C’est La Vie! is a zesty diversion, funny and touching and set almost entirely at a wedding in a glorious-looking 17th century French chateau.

Max (Jean-Pierre Bacri) is the wedding caterer under pressure in his curiously funereal black suit and dark shirt, racing around the place trying to organise a ragged bunch, his decidedly eccentric gang of wedding operatives. These guys, cooks and waiters and musicians, are working hard, sort of, behind the scenes, to prepare what will hopefully be a successful and sumptuous wedding for the equally eccentric but utterly vainglorious groom, Pierre (Benjamin Lavernhe).

The omens are not good. Max’s love life is not in good shape, hence he often wears the expression of a sad clown. Bacri, the actor who plays him has an amazingly expressive and malleable set of features and we mildly wonder why we haven’t seen him star in other French films to date. His new love interest, the alluring Josiane (Suzanne Clément) works with him in the wedding business. She is none too pleased that he is slow to tell his wife that he has someone new in his life - grasp the nettle and be done with it, in other words.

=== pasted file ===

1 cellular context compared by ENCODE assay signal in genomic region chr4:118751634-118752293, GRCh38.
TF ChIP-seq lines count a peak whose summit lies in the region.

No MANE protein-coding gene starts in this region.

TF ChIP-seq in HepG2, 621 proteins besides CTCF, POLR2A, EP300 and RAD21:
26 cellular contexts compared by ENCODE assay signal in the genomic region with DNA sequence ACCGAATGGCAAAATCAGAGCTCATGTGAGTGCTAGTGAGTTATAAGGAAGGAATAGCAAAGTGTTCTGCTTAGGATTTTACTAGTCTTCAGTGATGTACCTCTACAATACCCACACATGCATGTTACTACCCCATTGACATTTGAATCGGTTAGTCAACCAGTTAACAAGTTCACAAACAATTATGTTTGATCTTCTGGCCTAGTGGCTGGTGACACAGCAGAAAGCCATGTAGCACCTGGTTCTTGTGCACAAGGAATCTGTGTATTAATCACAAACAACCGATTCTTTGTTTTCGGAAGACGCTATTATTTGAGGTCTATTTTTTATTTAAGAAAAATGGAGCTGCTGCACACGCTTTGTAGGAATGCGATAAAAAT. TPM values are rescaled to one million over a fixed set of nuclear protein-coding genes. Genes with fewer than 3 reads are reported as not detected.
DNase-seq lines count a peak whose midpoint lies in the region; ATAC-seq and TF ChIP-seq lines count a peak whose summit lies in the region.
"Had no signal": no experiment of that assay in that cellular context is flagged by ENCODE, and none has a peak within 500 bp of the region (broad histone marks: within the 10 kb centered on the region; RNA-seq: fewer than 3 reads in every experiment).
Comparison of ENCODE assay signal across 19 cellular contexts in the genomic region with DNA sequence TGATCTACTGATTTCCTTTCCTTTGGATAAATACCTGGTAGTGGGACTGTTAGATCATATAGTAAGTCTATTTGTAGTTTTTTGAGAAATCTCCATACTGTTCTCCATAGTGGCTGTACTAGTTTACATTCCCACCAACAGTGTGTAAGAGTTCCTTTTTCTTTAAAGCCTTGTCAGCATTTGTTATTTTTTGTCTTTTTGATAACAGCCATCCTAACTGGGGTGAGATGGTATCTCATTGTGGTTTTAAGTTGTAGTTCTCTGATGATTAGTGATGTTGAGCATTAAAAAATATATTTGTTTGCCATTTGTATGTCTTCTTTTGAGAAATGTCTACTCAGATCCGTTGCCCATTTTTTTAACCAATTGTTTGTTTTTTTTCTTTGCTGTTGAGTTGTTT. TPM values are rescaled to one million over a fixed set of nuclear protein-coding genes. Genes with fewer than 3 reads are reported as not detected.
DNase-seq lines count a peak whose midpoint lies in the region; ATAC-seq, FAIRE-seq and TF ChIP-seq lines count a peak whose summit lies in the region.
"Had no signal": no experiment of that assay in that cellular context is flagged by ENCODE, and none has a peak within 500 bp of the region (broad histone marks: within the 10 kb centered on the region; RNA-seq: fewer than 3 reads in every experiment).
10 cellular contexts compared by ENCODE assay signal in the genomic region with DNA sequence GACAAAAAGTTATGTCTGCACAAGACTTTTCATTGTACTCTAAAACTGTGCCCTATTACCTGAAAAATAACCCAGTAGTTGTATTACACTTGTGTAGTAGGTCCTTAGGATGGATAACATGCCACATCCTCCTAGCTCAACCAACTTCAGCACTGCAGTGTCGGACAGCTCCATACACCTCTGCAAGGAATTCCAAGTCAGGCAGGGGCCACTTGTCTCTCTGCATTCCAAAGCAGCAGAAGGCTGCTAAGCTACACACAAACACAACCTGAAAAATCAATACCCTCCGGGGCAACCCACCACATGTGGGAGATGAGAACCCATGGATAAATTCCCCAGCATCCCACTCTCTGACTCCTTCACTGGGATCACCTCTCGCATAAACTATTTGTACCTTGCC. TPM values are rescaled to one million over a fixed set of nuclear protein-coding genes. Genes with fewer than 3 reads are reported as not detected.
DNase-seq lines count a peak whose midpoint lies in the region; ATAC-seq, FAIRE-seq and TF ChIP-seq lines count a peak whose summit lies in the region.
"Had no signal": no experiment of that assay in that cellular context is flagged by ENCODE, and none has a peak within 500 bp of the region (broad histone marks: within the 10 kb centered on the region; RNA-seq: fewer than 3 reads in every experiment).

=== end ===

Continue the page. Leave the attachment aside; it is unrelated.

One doesn’t want to spoil the wedding, as it were, but suffice to say that everything that could go wrong, well, goes wrong. Ruined food, power outages, awkward and ongoing requests for Maurice Chevalier songs from the older guests, stand-up rows between Max and his seditious staff, you name it.

C'est La Vie!: nuptial misunderstandings abound and Max must be patient

Add in too Gilles Lellouche as James  - er, real name Etienne - an unduly assertive singer who must quell his unusual James Brown tendencies for the sake of a wedding which is to be ‘sober, chic and elegant,’ by request of the ghastly, preening groom.

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The movie crests engagingly towards a visually dynamic finish in which the groom becomes alarmingly more airborne than he intended (to say more is to spoil.) Despite all the aggro between Max and his staff, in the end, he is, er, wedded to it. He can’t resist the gig, and just can’t, when the chips are down, agree to the proposed buy-out by another party, can’t ultimately contemplate retirement, despite all the headaches. Speaking of the chips, do they ever get down, one wonders, because things go radically wrong with the culinary arrangements.

Heart-warming and anarchic, C’est La Vie is unpretentious fun and it opens at the IFI on Friday.

Trés charmant is C'est La Vie!